The FIA recently clarified that Lewis Hamilton will need to obtain permission from them before wearing his rainbow helmet in the 2023 F1 Qatar GP. The new amendment imposed by the FIA that curbs drivers from freely speaking about political and global issues has affected the seven-time world champion the most. He has spoken out against racism, gender inequality, and other global problems on several race weekends in the past.

However, he now has to secure permission from F1’s governing body to talk about or even represent these issues. Hamilton’s helmet has been quite famous in the F1 community as the Briton has constantly changed its design to express his views. Unfortunately, he now has to comply with the FIA’s new rule before wearing helmets with special designs.

According to Autosport, the governing body has clearly stated that Lewis Hamilton needs to seek permission to wear the rainbow helmet in the 2023 F1 Qatar GP. If he fails to do so, he will essentially breach Article 12.2.1.n, which contains the new rule that disallows drivers from making any political statement without permission.

FIA provides clarification on political ban rule ahead of the 2023 F1 season

On Friday, the FIA distributed a document to all F1 teams titled Guidance on the Principle of Neutrality (Article 12.2.1.n of the ISC). In this document, the governing body explains all the changes brought to the article, especially regarding the ban on political statements.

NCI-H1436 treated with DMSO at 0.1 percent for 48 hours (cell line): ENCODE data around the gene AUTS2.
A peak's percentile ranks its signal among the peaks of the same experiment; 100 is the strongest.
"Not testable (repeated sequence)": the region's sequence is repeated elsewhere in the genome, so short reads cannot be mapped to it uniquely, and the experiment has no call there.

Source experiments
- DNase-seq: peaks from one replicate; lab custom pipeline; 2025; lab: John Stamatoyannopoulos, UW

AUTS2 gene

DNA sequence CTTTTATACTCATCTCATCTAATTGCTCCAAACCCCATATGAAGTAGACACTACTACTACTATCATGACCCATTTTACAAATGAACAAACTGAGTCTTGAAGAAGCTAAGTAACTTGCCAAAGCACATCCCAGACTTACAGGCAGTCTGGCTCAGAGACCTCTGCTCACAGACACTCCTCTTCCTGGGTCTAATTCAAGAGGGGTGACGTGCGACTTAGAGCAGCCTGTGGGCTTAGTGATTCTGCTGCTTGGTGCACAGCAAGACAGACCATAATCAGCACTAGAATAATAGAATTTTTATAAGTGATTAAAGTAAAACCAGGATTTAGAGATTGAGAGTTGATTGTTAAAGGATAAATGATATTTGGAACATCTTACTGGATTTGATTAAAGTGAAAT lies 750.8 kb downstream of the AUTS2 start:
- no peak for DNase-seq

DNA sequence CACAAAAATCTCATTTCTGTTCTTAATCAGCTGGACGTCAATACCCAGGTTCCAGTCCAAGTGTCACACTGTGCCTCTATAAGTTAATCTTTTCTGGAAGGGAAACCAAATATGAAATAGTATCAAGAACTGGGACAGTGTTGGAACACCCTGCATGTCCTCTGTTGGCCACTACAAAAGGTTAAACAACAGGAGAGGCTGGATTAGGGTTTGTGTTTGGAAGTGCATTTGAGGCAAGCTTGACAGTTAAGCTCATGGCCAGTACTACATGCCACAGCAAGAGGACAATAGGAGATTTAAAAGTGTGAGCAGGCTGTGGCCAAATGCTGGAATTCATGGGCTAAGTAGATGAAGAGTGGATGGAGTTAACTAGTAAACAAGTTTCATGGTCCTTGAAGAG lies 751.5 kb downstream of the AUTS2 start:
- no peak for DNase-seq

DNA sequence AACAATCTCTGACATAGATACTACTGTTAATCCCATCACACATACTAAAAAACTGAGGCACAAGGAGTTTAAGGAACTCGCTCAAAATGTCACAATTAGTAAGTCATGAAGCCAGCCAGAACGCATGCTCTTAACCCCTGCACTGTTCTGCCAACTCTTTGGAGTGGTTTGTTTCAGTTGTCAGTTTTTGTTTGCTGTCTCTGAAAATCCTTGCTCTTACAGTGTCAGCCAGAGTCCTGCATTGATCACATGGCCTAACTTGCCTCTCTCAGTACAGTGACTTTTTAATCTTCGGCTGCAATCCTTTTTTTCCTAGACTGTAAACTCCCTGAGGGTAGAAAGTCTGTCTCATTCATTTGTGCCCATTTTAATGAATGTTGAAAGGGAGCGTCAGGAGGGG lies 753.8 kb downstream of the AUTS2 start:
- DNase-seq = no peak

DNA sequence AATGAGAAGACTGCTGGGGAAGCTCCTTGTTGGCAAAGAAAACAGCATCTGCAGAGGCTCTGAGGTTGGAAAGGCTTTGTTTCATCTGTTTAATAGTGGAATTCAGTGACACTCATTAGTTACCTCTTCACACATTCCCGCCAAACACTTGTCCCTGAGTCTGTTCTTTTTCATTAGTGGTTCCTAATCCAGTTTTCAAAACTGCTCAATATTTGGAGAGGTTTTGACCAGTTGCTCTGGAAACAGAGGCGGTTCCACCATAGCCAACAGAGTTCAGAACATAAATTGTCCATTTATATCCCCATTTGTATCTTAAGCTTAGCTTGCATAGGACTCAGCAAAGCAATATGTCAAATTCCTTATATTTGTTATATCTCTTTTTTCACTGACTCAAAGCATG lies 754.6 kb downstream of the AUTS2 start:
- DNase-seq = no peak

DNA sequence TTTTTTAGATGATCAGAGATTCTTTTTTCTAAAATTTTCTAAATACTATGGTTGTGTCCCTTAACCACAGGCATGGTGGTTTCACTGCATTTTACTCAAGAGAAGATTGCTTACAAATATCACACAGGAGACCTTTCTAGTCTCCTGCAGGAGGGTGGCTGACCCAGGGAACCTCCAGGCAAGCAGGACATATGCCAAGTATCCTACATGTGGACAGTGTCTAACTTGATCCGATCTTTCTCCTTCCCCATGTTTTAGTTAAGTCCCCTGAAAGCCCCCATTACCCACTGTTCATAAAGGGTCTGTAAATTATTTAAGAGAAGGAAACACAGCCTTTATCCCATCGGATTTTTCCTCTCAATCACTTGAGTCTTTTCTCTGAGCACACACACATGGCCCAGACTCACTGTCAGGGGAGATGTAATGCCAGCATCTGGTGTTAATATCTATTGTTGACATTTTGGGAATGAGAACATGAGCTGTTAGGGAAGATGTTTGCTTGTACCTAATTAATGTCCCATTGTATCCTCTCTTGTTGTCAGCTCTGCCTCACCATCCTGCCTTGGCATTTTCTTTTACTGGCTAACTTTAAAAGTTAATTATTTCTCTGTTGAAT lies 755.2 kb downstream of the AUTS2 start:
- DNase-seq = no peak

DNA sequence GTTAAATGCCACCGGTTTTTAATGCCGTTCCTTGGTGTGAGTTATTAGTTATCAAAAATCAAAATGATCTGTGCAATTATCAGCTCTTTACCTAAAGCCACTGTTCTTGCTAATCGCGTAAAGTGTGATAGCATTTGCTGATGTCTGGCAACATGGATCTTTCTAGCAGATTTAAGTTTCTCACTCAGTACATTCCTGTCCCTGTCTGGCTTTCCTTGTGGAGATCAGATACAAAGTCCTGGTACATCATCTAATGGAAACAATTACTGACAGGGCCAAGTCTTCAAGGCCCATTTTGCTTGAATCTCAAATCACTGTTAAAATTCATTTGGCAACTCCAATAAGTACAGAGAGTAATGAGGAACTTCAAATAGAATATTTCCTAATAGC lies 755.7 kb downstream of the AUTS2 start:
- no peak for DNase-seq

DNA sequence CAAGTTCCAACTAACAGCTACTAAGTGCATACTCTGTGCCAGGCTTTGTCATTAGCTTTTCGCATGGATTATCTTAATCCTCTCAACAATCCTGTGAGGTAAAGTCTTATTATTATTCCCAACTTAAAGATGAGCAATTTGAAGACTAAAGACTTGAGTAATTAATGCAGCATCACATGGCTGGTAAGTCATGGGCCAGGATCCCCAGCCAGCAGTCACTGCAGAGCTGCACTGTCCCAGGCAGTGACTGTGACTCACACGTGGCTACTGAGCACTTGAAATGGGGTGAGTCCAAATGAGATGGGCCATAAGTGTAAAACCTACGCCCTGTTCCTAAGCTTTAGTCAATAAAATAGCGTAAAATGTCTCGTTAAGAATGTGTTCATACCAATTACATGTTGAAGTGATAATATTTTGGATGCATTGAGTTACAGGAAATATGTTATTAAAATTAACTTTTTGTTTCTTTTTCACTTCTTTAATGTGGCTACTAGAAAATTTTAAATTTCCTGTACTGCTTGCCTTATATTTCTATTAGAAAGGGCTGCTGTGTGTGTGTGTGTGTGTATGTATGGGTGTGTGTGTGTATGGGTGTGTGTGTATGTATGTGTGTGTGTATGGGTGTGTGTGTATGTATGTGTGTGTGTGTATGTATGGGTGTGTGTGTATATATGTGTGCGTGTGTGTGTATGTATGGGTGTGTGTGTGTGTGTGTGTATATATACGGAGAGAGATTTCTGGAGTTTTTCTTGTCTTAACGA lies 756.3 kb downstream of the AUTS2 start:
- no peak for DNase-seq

The document clarifies that drivers can speak freely on political, religious, and personal matters during a race weekend, but only under certain times and circumstances. This means that drivers are not allowed to make any political statements during race weekend sessions, interviews, driver press conferences, podiums, or driver parades. Part of the document clarifying the new rule states:

“[The drivers are free to] express their views on any political, religious or personal matter before, during and after the International Competition, in their own space, and outside the scope of the International Competition. Participants are not permitted to make political, religious, and/or personal statements in violation of the general principle of neutrality during [the] FIA press conferences (except in response to direct questions from accredited journalists).”

The document further states that drivers need to obtain written permission from the FIA or the relevant ASN (Autorité Sportive Nationale – National Sporting Authority) to speak freely or display their political and religious views.

“The general making and display of political, religious and personal statements or comments notably in violation of the general principle of neutrality promoted by the FIA under its Statutes, unless previously approved in writing by the FIA for International Competitions, or by the relevant ASN for National Competitions within their jurisdiction.”

In conclusion, F1 drivers and even teams will have to comply with these rules and only express their views on global issues under certain circumstances or at certain times. However, since most drivers are seemingly against the rule, we might see some changes made to it in the future.